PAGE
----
Proposition B is a planned increase in the state's tobacco tax - from the current rate of $0.17 per pack of cigarettes to $0.90 cents.
The measure, which was struck down by voters in 2002 and 2006, still has people on both sides of the debate.
One smoker totally against the proposition is St. Joseph resident Bob Meeks.
Meeks, a smoker since his teenage years in the early 1960s, says Prop B attacks individual rights to buy what a person wants to buy.
"They're taking everyone's ability to have a good time or do what they want in their life," he said.
Proponents of the tax say it's a preventative measure, meant to curtail the amount of tobacco that's purchased.
"If we can stop youth from smoking, if we can reduce the amount of smokers, then we reduce healthcare costs for everyone, because we sustain them," said Mary Attebury, a spokeswoman for Clean Air St. Joe.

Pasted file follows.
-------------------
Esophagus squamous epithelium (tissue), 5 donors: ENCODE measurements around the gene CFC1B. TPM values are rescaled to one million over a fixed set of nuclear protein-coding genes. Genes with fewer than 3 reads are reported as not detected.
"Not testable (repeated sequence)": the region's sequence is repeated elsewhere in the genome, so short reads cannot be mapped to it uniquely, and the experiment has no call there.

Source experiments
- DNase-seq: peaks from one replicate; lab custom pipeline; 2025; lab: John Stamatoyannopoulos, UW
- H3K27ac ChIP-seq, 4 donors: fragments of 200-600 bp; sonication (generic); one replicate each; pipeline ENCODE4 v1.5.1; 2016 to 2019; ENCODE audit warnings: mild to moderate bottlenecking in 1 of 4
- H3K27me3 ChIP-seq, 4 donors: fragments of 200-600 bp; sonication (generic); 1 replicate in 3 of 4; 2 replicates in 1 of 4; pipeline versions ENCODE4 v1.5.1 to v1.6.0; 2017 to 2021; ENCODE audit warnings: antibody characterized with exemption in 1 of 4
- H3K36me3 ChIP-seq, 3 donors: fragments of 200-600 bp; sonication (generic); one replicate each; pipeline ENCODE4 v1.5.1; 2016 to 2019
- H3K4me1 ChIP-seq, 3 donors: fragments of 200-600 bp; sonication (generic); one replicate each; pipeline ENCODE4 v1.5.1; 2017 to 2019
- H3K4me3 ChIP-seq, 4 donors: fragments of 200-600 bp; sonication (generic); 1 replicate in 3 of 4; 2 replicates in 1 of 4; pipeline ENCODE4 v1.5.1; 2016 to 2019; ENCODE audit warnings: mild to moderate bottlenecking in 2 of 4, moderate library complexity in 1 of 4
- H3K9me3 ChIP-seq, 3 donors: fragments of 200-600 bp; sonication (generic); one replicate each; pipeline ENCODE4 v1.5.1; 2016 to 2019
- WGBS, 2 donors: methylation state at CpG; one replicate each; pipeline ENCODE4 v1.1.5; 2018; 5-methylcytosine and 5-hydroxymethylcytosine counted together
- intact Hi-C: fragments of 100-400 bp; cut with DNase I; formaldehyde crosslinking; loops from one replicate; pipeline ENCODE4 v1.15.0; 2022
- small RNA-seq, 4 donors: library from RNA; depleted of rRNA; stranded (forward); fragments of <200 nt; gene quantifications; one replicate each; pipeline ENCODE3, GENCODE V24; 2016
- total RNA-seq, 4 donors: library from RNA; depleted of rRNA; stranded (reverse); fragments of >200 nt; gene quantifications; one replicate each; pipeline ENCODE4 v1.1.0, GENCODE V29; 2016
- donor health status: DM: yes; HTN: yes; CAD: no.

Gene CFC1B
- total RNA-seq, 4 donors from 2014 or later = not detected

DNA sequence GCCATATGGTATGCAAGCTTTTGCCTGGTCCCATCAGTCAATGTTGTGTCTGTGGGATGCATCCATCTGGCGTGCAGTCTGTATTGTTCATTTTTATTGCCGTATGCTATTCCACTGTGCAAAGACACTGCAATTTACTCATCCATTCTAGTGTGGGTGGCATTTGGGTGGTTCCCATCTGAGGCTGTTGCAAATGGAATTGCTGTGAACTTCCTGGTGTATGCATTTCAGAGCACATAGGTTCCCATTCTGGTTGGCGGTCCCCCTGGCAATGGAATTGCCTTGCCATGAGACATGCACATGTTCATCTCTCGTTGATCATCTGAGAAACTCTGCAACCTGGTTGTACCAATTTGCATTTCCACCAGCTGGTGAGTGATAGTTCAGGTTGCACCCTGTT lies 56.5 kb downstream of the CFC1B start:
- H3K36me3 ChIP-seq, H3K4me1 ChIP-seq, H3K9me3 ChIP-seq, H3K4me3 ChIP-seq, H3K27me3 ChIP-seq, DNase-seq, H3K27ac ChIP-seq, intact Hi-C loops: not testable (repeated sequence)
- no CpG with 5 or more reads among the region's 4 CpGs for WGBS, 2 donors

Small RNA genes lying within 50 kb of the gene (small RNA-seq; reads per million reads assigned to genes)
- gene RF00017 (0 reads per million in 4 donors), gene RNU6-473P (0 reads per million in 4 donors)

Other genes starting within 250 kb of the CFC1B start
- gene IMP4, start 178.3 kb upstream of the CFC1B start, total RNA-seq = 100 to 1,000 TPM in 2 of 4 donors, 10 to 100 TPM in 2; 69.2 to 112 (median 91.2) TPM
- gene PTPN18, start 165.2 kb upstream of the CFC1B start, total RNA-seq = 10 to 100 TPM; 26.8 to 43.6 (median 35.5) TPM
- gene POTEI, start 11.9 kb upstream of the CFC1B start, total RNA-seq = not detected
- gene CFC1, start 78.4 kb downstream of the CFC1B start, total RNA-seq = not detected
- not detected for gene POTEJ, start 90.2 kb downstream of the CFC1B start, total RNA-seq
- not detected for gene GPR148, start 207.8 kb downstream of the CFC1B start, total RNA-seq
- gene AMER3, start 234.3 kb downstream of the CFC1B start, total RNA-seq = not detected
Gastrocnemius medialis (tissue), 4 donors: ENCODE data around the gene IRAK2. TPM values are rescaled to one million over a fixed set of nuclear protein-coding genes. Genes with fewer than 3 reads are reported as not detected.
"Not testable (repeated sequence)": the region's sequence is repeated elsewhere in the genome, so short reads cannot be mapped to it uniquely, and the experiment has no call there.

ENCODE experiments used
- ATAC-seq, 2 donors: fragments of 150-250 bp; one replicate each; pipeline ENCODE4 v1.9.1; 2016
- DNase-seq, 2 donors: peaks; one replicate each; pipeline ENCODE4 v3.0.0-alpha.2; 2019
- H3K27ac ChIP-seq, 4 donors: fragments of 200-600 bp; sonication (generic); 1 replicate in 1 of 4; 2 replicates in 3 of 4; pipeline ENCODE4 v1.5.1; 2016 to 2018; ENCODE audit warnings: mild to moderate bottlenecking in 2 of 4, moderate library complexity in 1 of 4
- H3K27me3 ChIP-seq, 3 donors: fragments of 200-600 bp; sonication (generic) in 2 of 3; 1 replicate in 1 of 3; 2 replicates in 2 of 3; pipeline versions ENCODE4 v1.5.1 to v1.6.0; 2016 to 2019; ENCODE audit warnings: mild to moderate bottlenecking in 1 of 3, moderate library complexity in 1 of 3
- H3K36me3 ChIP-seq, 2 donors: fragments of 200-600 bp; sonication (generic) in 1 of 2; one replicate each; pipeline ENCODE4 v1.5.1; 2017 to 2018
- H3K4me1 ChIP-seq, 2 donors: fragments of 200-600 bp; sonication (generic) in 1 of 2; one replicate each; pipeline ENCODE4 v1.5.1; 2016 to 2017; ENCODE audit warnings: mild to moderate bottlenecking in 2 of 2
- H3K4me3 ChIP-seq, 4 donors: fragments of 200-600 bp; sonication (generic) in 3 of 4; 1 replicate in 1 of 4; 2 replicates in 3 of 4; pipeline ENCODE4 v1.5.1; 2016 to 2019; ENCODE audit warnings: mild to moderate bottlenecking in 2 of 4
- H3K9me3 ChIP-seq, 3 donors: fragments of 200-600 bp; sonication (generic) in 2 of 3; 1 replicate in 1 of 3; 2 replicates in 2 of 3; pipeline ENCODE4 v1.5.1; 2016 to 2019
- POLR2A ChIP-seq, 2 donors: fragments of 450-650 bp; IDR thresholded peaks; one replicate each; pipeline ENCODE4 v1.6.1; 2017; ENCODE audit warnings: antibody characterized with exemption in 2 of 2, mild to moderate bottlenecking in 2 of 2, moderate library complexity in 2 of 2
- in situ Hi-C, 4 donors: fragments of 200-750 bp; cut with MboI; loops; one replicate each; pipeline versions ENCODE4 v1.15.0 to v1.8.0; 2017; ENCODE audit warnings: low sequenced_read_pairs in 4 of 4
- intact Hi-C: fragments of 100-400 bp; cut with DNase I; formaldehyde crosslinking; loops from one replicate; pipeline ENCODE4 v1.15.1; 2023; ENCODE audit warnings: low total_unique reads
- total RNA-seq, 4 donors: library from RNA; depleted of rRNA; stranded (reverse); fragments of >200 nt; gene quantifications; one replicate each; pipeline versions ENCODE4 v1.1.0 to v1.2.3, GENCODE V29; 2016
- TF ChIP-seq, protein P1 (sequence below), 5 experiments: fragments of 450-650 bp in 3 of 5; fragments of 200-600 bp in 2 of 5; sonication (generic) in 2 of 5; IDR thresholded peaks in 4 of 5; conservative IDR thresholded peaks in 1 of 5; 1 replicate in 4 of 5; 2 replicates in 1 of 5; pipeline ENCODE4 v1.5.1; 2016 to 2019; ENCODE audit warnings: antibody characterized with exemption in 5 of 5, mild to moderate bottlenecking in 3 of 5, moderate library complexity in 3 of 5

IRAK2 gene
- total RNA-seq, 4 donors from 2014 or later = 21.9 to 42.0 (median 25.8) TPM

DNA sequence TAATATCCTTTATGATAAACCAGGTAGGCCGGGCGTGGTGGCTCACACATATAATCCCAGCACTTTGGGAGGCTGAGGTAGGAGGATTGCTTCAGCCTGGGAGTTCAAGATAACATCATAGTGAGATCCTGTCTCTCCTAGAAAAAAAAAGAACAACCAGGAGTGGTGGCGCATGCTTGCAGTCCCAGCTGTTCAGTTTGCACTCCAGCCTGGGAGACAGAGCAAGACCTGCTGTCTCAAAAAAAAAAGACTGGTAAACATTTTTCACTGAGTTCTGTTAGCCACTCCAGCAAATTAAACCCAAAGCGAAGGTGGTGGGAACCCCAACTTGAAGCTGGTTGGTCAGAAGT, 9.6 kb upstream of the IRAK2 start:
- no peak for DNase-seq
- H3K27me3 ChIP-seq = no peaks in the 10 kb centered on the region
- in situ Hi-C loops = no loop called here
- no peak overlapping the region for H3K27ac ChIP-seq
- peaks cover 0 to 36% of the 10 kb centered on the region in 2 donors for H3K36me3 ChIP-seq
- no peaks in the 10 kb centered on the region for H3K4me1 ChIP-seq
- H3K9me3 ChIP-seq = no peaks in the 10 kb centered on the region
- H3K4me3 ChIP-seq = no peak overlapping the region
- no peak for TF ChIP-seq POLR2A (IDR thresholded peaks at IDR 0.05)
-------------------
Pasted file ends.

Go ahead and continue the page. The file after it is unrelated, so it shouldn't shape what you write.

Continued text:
Clean Air St. Joe is a non-profit organization whose ultimate goal is to see an ordinance passed in St. Joseph outlawing public smoking in indoor areas.
They see Prop B as a public health issue.
"This is not looking for a revenue stream. This is looking to enhance the opportunities from initiating in school all the way to adulthood. [The goal is] reducing the cost and the damage that tobacco does," Attebury said.
But if passed, the measure would create some considerable money for the state of Missouri.
It's estimated the tax could bring in upwards of $238 million, which would be used in three areas:
50% would go into the state funding for public elementary and secondary education.
30% would go into the funds for state colleges and universities.
The remaining 20% is planned for programs aimed at preventing young people from picking up the habit and for programs that help long-time smokers quit.
Opponents see the tax as a slippery slope, that it could create the avenue for legislators to increase the tax on other things that people choose to buy, like coffee or alcohol.
"Whether you like people that smoke or don't smoke is immaterial. A tax is a tax. If they're going to tax one thing they're going to tax another. If they can get away with this, they'll get away with anything they want to do," Meeks said.